UNDERSTANDING DOG FOOD LABELS
Understanding the Dog Food Label
No doubt you read the labels on foods you eat. The labels contain basic information about the item, including its calories, nutrient content, and ingredients. Dog food labels are no different, and you should be able to explain what they mean to your customers.
Pet foods are regulated by the Food and Drug Administration’s Center for Veterinary Medicine and must contain certain information on their labels. Following is a breakdown of that info:
- Feeding instructions: The feeding instructions gives guidelines for how much to feed a dog based on its weight. If it’s a diet is formulated for puppies, it will give feeding instructions based on age, too. Sometimes, it will include information about when and how often the pet owner should feed her dog.
- Guaranteed analysis: The guaranteed analysis breaks down by percentage what nutrients are in the food. It lists minimum levels of crude protein and crude fat, and maximum levels of crude fiber and moisture. It also includes percentages or measurements of additives, vitamins and minerals.
- Ingredients: The ingredients, or what the actual foods are in the formula’s contents, are listed in descending order by amount. Often, a form of protein appears first in line, followed by grains, fats, additives and preservatives.
- Nutritional adequacy statement: The nutritional adequacy statement says whether the food provides complete balanced nutrition for a dog based on nutritional levels established by the Association of American Feed Control Officials (AAFCO). The statement also provides a life- stage claim, which states the life stage (puppy, adult, senior growth/lactation, maintenance, or all life stages) for which the food is intended.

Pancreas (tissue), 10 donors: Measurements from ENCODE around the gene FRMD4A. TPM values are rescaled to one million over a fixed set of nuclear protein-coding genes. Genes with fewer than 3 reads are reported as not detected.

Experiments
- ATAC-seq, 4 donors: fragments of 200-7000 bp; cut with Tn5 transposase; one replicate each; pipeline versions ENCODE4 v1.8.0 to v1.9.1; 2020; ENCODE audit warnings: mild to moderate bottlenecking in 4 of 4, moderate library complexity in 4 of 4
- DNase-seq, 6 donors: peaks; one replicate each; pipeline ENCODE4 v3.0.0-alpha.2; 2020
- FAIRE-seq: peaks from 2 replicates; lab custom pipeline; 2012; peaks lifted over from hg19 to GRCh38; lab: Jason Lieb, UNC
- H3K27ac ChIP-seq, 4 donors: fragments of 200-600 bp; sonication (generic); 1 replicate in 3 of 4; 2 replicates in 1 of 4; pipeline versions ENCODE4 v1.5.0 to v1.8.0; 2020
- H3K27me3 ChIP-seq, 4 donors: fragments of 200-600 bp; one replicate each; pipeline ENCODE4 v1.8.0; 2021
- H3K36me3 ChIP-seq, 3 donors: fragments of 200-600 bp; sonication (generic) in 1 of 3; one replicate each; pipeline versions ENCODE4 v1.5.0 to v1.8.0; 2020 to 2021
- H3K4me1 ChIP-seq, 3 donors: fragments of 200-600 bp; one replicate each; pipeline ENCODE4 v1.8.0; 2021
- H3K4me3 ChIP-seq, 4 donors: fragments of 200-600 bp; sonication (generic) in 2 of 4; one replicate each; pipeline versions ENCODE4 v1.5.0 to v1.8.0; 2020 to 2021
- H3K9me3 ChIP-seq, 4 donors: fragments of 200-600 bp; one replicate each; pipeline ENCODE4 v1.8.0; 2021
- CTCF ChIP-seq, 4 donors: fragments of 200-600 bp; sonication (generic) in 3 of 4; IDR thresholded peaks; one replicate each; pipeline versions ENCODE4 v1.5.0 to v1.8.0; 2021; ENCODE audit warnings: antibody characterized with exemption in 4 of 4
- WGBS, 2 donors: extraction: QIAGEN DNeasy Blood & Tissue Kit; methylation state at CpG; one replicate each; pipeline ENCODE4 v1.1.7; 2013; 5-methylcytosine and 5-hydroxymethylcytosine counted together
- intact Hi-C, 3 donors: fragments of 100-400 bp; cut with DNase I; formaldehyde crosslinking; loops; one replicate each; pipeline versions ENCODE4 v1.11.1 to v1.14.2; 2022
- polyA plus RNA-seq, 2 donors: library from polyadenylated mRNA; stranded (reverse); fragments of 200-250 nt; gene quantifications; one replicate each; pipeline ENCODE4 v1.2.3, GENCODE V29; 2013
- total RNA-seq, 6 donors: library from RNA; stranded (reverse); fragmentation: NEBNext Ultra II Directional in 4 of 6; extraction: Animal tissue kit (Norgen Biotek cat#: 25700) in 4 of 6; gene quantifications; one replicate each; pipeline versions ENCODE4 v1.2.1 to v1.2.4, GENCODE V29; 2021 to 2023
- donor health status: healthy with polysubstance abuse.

- AAFCO has developed two nutrient profiles for dogs: growth/lactation and maintenance. All foods must meet at least one of these profiles. Some labels claim the food is intended for all life stages. Those foods provide enough nutrients for an animal’s growth and reproduction, as well as for maintaining a healthy adult.
- Manufacturer’s contact information: The contact information of the manufacturer, packer or distributor. A name and address of the manufacturer, packer or distributor are required; sometimes manufacturers include a toll-free phone number or Web site address, but these are not mandatory.
If you can help your customers read and understand their dog’s food label, you’ll give them the skills to choose the best diet for their pet. Start a dialogue with your customers. Point out the benefits of a quality diet. The dog owners will appreciate it--and so will their pets.